The night started out routine enough. My younger brother had a band concert at our school that our whole family attended. After the concert, we went out with a couple of families for gelato and fellowship. I remember speaking to a mom who had two sons attending the university that my friend and I were thinking about attending.
As the night wore on, the conversation wrapped up. We gathered our things (and family members) and began our thirty minute commute back to the house.
Once back home, I began to get ready for bed. My mom was recently on a tea kick, touting all of its health benefits. She had many flavors, including the decaffeinated ones that were specifically for night time. I brewed a bag and then went to bed.
That evening I could not sleep! I felt so nauseated. I kept tossing and turning thinking if only I would vomit I could feel so much better! Unfortunately, I associated the sick feeling with the last thing I had: that cup of tea.
Around midnight, I finally vomited. I was initially relieved. Ok, I thought, now I will feel better. I got the tea out of my system. I can sleep now.
Except, that didn’t happen. As the night wore on, my vomiting became more and more frequent. By 6am, I was throwing up stomach acid every 15 minutes. My mom decided I needed medical intervention. Off to the emergency room!
My mom dropped me off at the front door so that she could park the car. I’m not exactly sure how I made it into that waiting room. My sight was going in and out of focus and I was blacking out regularly.
I remember the front desk lady asking for my name and date of birth. Confused and overwhelmed, I just started sobbing. I didn’t know how old I was. I didn’t remember my name. There were three minutes until I would start vomiting again. Thankfully, my mom had returned to find me in a state of extreme confusion and very dizzy. She at least knew my name and could fill out the paperwork for me.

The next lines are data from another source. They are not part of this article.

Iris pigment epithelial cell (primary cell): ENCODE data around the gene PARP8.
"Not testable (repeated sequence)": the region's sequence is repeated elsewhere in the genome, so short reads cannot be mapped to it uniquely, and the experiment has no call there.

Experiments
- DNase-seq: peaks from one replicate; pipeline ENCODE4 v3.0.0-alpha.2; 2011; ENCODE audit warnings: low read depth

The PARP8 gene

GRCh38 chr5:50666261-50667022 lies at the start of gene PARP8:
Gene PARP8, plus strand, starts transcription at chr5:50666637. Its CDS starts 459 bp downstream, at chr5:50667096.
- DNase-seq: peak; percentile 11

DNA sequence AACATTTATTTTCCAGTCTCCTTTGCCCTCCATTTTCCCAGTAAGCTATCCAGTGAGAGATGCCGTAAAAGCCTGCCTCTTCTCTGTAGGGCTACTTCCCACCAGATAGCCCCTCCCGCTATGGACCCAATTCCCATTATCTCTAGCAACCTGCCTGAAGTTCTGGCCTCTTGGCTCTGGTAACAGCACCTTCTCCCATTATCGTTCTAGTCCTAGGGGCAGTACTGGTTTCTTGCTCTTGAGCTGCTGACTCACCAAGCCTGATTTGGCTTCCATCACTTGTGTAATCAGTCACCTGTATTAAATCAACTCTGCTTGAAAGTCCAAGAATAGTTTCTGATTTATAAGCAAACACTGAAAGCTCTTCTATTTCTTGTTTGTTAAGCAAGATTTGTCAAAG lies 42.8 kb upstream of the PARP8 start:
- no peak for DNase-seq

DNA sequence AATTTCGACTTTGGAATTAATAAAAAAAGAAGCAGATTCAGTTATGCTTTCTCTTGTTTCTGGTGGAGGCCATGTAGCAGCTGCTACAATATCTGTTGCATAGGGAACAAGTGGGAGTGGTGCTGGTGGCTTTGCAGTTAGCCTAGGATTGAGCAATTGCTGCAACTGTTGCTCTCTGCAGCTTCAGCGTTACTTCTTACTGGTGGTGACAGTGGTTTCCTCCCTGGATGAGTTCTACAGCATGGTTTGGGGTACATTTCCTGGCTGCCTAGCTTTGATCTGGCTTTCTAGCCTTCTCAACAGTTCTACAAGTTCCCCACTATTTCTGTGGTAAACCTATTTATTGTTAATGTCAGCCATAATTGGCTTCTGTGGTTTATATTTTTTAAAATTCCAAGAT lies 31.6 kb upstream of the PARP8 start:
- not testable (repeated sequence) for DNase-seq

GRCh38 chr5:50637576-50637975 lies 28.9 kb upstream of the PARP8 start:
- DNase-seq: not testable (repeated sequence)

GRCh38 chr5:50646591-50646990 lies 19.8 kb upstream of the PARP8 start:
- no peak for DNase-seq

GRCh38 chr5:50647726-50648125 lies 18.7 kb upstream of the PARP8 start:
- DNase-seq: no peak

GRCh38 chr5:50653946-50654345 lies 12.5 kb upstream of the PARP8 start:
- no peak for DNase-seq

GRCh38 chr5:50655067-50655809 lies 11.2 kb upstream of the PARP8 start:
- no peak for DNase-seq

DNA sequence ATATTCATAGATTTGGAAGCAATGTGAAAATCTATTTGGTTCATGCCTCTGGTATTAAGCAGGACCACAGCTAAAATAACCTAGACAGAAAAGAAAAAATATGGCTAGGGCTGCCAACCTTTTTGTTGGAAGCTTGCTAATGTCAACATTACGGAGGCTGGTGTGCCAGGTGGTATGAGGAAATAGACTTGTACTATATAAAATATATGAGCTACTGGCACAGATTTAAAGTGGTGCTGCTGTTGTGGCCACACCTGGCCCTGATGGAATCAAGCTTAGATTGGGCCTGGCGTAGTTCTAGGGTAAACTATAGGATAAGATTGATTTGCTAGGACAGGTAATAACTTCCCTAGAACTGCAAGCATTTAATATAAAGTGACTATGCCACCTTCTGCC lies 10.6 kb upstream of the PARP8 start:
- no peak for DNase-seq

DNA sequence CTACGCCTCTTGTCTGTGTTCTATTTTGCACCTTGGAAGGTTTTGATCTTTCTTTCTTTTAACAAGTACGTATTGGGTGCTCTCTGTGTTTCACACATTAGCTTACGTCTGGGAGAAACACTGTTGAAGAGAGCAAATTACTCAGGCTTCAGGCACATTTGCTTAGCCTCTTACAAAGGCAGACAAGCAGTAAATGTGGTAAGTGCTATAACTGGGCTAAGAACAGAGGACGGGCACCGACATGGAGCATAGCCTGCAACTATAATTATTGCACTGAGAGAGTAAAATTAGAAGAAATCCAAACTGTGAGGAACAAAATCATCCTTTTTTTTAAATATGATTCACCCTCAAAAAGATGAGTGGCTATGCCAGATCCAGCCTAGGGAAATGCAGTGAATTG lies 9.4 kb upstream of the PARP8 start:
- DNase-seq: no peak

Still, there was no sense of urgency from the staff, not even after my mom stressed that I suffered from Primary Adrenal Insufficiency. The male nurse called my mom and I into a side room to fill out some more paperwork.
“How much do you weigh?”
“What?” I muttered through tears.
“HOW much do YOU weigh?!”
“I don’t know…” I was sobbing again, unable to focus on anything in the room.
“Ma’am, I’ll need you to step on this scale.”
“… mom …” I faintly muttered. I practically had to be carried over to that triage room. There was no way I could step on that scale.
My mom was growing frustrated. She looked at her watch. “You have about a minute until she…” Right on cue I began to vomit on the rude male nurse. That finally got his attention.
“Uh… guess?!” My mom randomly shouted out a number as he tried to move me into a room.
I have no idea how much time elapsed from when I first entered the waiting room to when I was finally admitted into my own room. But I do know it was too long.
I also don’t remember how long I was in the ER. If my memory serves me correctly, I want to say it was more than five hours. Once they finally took my adrenal crisis seriously, the hooked me up to an IV and started fluids with extra cortisol. I remember my actual nurse was a kind woman that came in to check on me often.
“I can see you are feeling much better Miss Amber.”
“When you first came into see me, you were as white as those sheets you are sleeping on! Now look at you! The color is returning to your face!”
After a couple more hours of observation, fluids, and rest, I was released. I associated that ER trip with the tea. I refused to drink tea for five years after that trip.
The Lessons Learned
This was also the first ER trip after my diagnosis. My mom and I were still learning how to handle it. Honestly, I should have gone to the ER after I vomited unexplained for the first time. We should not have let my situation worsen for another six hours before seeking treatment.
We should have also been more vocal in the ER. My Addison’s Disease was throwing me into an Addisonian Crisis. I was extremely weak, mentally confused, dizzy, vomiting, and unbelievably cold. They treated me as an average seventeen year old with a stomach bug. I had to vomit on the rude male nurse before I was taken seriously.
In the end, I recovered. I returned home, exhausted, but alive. Also, I have finally worked up the courage to try tea again.